Experiencing burnout? Here is how to find joy in your job again.

Megan Hays, Ph.D., provides tips on how to overcome burnout.

Shot of a young businesswoman looking stressed while using a laptop during a late night at workBurnout is on the rise across the United States. In a survey of 1,500 U.S. workers conducted by the online job site Indeed, 52 percent of respondents said they were experiencing burnout, with 67 percent of respondents saying that burnout worsened during the pandemic.

“Burnout was already a well-documented issue prior to the pandemic; but after multiple surges of COVID-19, we are seeing unprecedented levels of burnout,” said Megan Hays, Ph.D., a clinical psychologist in the University of Alabama at Birmingham Department of Physical Medicine and Rehabilitation. “Fortunately, there are some steps people can take that may help them manage burnout.”

Remember your “why”

With the stress that comes with the pandemic, it can be easy for people to lose sight of the meaning behind the work they do.

“Getting into the practice of reminding yourself why you chose your career in the first place is an important step in learning to love your job again,” Hays said. “Trying to understand the driving force behind why you chose your career can help facilitate meaning and fulfillment in your job.”

Hays also recommends reminding oneself of the unique skills they bring to the table and ways in which they make a difference in their place of employment. Some examples of those skills involve making co-workers laugh when they need humor the most or being able to remain calm under significant pressure. When someone appreciates themselves and their contributions, this can lead to feelings of joy and purpose in themselves and the work that they do.

Get back to the basics: Water. Sunlight. Sleep. Movement.

Physical and mental health are inextricably linked. When people neglect their basic needs, they become more vulnerable to problems like burnout, making it difficult to find joy in their day-to-day work.

“Sometimes we can get so busy and wrapped up in our day-to-day lives, that we treat our basic needs like ‘nice-to-haves’ rather than ‘must-haves,’” Hays said. “When you find yourself neglecting your basic needs, consider pressing the reset button for your body and mind by creating some specific and realistic goals for meeting these needs.”

Hays recommends that instead of making multiple changes at once to try to address each need one at a time.

Some examples of prioritizing one’s needs include going on a 30-minute walk outside, setting a water goal for the day and, perhaps most importantly, getting at least eight hours of sleep each night.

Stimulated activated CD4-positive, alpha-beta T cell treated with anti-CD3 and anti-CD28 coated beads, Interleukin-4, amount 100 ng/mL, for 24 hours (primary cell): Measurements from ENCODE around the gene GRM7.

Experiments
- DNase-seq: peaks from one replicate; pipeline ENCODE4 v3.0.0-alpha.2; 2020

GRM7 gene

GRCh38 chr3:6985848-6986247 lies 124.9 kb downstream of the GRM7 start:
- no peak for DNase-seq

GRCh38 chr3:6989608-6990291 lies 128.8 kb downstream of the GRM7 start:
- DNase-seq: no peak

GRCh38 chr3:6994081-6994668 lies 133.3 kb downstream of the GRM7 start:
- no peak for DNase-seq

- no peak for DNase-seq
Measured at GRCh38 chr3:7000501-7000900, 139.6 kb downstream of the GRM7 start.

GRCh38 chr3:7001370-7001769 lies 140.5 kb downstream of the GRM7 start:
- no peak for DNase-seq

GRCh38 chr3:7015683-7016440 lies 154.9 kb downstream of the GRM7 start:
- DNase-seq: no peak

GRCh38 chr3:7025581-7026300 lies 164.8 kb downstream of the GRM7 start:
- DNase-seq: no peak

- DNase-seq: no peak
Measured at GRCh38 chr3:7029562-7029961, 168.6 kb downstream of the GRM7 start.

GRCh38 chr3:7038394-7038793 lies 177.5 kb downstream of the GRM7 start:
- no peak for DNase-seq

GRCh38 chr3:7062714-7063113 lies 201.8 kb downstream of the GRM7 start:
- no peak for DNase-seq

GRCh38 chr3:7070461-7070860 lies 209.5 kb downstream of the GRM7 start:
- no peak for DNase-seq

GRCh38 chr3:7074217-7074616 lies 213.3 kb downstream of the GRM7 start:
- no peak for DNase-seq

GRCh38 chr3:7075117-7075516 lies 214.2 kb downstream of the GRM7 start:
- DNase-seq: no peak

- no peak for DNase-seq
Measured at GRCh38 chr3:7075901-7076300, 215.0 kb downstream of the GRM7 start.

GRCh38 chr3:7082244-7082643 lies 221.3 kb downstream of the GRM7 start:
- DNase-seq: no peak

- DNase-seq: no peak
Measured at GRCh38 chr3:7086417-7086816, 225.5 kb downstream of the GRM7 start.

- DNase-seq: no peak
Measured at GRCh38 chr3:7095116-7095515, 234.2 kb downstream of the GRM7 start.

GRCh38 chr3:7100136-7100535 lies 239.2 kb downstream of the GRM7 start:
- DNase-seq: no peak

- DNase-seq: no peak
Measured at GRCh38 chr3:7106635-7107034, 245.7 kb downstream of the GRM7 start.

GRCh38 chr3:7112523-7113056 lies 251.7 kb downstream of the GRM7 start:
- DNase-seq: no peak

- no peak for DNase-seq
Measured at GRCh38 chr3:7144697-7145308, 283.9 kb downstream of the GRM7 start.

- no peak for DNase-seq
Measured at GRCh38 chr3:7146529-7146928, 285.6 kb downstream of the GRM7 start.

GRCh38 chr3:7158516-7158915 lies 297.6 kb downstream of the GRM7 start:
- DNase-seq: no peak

“Sleep is one of the most important things your body needs,” Hays said. “Make sure you go to bed at least eight hours before you have to wake up, even if you still have things that need to be done. The reality is that there will always be things that need to be done, but trying to get all of them done with insufficient sleep will be even more difficult than it already is.”

Use vacation and sick days

Nearly 44 million working Americans reported having seven or more paid vacation days left to use in 2019, and a commonly cited reason for this is work guilt, according to a 2019 Priceline Work-Life Balance Report.

Many studies have demonstrated the health benefits of taking vacation time, including decreased risk of heart disease, decreased symptoms of depression and anxiety, and reduced stress. Going on a vacation, or simply taking time away from work for a staycation, can improve an employee’s productivity, energy and focus within the workplace.

“Research shows that, when organizations and supervisors support employees’ taking vacation time, employee retention, employee loyalty to the organization and job satisfaction all improve,” Hays said. “Taking your vacation time is a win-win situation for both employees and their employers.”

Separate work and home lives

For those who are feeling burned out by their job or find themselves dreading the workday, Hays recommends establishing personal and professional boundaries.

To set these boundaries, she encourages employees to practice mental boundaries by telling themselves to leave work responsibilities at work when leaving for the day or having a box on their desk where they symbolically put all their work-related thoughts and emotions before heading home.

Employees can also create contextual cues for themselves by leaving all paperwork in their workspace before leaving for the day, changing out of their work clothes as soon as they arrive home, or immediately doing something enjoyable once they get home such as cooking a new recipe, lighting their favorite candle or listening to their favorite music. For those who work from home, maintaining a separate workspace that is in a different location than where they spend their leisure time is an important step in establishing boundaries.  

Upholding personal values

Values act as a map that provides direction when feeling lost. When one stays true to their values, it helps overcome adversity, disappointments, loss and trauma and prevents these things from taking away their meaning and purpose.

“Values can ultimately help people find meaning in their work again and build resilience to overcome the burnout they may be feeling,” Hays said. “Although it is extremely important to hold onto values outside of work, it’s also extremely important to use your values to guide your personal life as well.”

For example, those who hold family time as one of their top values might set a goal to do one thing that reflects this value each day such as calling family members, spending time with their children or enjoying date night with their partner.

“It’s important to remember that it is possible to manage burnout, but it will take a little time and effort,” Hays said. “Start by trying just one of these strategies, and then slowly incorporate others one at a time.”